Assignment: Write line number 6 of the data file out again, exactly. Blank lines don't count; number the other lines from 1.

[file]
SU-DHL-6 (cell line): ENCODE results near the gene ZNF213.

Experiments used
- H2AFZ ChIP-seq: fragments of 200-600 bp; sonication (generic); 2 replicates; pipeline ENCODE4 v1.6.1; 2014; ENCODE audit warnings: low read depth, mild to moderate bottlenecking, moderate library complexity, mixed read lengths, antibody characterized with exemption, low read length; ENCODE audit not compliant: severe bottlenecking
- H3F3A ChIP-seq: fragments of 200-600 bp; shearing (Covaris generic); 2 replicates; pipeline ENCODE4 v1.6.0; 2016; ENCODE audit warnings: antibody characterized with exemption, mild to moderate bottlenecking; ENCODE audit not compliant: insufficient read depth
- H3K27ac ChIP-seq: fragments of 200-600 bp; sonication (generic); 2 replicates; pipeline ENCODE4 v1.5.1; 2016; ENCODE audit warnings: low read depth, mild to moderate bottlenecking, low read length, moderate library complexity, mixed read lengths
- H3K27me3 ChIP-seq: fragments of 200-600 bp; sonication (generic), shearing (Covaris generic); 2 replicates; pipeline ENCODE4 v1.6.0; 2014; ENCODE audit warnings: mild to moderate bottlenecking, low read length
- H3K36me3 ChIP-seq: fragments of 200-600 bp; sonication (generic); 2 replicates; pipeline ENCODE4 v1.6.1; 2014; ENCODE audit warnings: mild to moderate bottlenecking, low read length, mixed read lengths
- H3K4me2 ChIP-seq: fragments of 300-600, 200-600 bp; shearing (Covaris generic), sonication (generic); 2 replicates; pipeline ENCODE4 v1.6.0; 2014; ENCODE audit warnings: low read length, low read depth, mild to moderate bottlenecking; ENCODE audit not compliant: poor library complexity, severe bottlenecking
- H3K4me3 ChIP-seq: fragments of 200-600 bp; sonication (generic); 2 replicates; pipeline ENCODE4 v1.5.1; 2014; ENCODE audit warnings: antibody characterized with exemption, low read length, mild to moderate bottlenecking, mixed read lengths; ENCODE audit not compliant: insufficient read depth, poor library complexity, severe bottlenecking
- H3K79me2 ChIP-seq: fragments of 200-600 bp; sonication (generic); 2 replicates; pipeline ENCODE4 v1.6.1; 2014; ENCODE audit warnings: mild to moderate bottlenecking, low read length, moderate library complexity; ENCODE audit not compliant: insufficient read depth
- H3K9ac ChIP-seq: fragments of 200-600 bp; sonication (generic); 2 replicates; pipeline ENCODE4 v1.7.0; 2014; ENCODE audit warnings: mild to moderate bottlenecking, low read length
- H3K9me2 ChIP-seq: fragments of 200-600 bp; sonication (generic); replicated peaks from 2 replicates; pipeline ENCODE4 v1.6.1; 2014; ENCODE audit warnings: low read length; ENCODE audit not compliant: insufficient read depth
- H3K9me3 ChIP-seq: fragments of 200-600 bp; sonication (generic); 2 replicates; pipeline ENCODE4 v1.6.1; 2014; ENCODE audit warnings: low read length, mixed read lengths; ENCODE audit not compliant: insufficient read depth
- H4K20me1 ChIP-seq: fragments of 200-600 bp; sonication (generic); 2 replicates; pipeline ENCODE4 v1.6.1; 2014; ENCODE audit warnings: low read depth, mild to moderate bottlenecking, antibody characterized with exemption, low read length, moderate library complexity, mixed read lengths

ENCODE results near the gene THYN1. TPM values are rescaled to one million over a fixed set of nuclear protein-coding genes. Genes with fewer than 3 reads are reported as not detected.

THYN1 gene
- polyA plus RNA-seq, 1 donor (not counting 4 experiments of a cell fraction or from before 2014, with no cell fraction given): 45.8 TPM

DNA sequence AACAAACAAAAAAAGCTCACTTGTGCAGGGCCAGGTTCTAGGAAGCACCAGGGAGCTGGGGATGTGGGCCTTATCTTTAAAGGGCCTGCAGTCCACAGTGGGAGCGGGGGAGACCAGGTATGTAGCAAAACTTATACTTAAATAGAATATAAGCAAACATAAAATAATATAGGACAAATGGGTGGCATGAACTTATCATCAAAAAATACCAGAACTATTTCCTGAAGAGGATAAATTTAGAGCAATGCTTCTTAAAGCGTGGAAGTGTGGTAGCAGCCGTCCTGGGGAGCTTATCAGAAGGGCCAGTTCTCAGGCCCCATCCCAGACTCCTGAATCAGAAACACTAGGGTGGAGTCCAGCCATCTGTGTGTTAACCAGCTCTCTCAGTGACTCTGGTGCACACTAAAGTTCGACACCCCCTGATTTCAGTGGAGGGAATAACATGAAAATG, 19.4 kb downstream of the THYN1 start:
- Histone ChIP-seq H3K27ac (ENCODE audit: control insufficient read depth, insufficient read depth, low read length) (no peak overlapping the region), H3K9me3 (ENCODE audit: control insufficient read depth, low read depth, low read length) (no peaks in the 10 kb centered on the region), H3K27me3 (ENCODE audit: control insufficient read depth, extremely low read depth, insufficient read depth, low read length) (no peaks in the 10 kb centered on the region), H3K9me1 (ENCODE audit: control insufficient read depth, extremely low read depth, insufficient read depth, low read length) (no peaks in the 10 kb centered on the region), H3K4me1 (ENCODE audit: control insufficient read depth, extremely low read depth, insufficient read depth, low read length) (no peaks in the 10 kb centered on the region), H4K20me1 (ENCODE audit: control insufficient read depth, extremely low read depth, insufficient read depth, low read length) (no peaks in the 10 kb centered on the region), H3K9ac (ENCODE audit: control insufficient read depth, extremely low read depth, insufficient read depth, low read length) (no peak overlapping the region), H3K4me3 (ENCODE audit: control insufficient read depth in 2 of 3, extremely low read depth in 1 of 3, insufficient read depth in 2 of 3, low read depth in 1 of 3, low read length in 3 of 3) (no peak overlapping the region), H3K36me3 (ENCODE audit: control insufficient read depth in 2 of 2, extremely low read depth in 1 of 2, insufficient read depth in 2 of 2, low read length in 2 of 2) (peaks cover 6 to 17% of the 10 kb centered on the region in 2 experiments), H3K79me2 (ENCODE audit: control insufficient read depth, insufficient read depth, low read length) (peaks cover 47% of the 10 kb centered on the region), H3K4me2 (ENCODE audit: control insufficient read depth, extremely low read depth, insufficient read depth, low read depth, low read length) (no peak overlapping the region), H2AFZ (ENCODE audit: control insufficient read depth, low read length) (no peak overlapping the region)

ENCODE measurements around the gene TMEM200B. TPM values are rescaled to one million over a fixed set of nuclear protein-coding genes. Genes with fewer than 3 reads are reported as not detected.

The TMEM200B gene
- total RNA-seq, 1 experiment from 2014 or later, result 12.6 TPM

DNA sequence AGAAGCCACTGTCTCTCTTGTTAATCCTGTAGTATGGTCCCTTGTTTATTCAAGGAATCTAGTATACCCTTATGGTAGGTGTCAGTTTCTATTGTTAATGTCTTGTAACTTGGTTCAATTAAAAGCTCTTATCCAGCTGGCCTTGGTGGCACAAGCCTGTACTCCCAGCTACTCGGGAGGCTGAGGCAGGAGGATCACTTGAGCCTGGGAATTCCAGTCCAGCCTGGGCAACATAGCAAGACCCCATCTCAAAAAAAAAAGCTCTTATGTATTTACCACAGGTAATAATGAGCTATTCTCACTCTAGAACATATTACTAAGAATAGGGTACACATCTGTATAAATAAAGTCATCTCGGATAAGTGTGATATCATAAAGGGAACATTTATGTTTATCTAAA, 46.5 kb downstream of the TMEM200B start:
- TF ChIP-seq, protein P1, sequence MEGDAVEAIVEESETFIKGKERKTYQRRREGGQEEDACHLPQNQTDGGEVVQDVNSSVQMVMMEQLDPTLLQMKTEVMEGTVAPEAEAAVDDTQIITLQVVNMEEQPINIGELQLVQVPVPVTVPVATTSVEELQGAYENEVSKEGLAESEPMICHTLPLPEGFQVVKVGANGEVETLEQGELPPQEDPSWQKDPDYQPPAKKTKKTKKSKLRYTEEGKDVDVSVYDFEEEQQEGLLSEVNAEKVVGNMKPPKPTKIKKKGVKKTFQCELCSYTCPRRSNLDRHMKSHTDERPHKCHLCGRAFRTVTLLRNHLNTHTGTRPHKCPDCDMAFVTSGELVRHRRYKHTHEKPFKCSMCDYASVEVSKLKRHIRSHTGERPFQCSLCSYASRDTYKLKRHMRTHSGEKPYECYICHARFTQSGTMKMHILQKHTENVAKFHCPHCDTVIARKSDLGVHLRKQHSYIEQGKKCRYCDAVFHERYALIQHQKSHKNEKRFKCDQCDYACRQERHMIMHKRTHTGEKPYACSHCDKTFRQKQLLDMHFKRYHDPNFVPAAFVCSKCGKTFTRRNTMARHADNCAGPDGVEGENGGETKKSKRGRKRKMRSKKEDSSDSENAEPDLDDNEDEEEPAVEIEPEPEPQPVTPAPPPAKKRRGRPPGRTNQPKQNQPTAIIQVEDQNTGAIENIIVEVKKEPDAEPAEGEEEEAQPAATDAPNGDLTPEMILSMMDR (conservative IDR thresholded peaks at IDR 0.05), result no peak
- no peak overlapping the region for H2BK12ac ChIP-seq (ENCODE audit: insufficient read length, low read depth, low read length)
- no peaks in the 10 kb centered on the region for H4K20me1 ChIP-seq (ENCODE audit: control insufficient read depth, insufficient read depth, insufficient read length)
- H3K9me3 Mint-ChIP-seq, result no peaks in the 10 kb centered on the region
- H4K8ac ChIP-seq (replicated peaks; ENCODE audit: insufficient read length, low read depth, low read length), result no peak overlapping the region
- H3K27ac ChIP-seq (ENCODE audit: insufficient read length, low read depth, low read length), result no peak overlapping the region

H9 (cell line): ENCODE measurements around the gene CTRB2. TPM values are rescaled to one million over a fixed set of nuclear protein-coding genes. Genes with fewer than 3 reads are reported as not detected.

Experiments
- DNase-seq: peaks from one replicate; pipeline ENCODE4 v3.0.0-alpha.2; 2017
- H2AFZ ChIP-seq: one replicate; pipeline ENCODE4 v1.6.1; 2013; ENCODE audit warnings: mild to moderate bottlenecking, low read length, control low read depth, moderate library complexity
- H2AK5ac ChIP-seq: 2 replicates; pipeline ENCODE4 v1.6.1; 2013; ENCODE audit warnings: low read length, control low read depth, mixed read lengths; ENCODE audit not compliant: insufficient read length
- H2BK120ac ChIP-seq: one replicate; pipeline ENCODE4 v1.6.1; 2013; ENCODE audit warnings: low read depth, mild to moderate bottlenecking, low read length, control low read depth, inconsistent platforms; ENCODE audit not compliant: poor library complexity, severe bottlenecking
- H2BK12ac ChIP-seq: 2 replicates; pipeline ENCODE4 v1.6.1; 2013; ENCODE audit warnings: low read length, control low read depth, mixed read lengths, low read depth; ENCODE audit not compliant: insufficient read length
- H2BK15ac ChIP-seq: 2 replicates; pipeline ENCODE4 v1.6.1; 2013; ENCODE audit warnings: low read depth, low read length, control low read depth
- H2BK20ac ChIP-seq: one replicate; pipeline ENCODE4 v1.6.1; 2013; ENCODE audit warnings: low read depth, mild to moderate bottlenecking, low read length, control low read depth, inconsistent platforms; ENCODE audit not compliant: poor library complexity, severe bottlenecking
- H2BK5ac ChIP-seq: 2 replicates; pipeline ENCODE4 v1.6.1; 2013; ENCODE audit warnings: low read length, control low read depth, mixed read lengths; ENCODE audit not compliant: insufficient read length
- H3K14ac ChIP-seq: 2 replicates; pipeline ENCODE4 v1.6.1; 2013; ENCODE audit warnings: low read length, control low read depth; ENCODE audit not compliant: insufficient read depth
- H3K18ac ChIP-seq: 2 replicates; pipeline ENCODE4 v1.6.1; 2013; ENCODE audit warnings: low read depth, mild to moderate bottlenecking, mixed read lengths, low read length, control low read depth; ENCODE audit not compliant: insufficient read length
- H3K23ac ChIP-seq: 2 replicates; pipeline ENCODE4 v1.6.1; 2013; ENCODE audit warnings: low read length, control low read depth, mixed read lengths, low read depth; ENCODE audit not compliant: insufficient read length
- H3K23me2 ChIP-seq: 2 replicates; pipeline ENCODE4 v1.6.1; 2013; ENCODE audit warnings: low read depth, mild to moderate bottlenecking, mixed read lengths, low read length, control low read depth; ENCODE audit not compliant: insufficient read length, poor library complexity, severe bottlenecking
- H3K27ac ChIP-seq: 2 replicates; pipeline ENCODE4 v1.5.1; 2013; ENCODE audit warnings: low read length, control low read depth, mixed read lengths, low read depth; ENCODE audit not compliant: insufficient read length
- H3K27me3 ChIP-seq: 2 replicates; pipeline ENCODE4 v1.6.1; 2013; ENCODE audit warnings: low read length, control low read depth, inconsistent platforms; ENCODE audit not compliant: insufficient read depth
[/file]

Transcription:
- H3K27me3 ChIP-seq: fragments of 200-600 bp; sonication (generic), shearing (Covaris generic); 2 replicates; pipeline ENCODE4 v1.6.0; 2014; ENCODE audit warnings: mild to moderate bottlenecking, low read length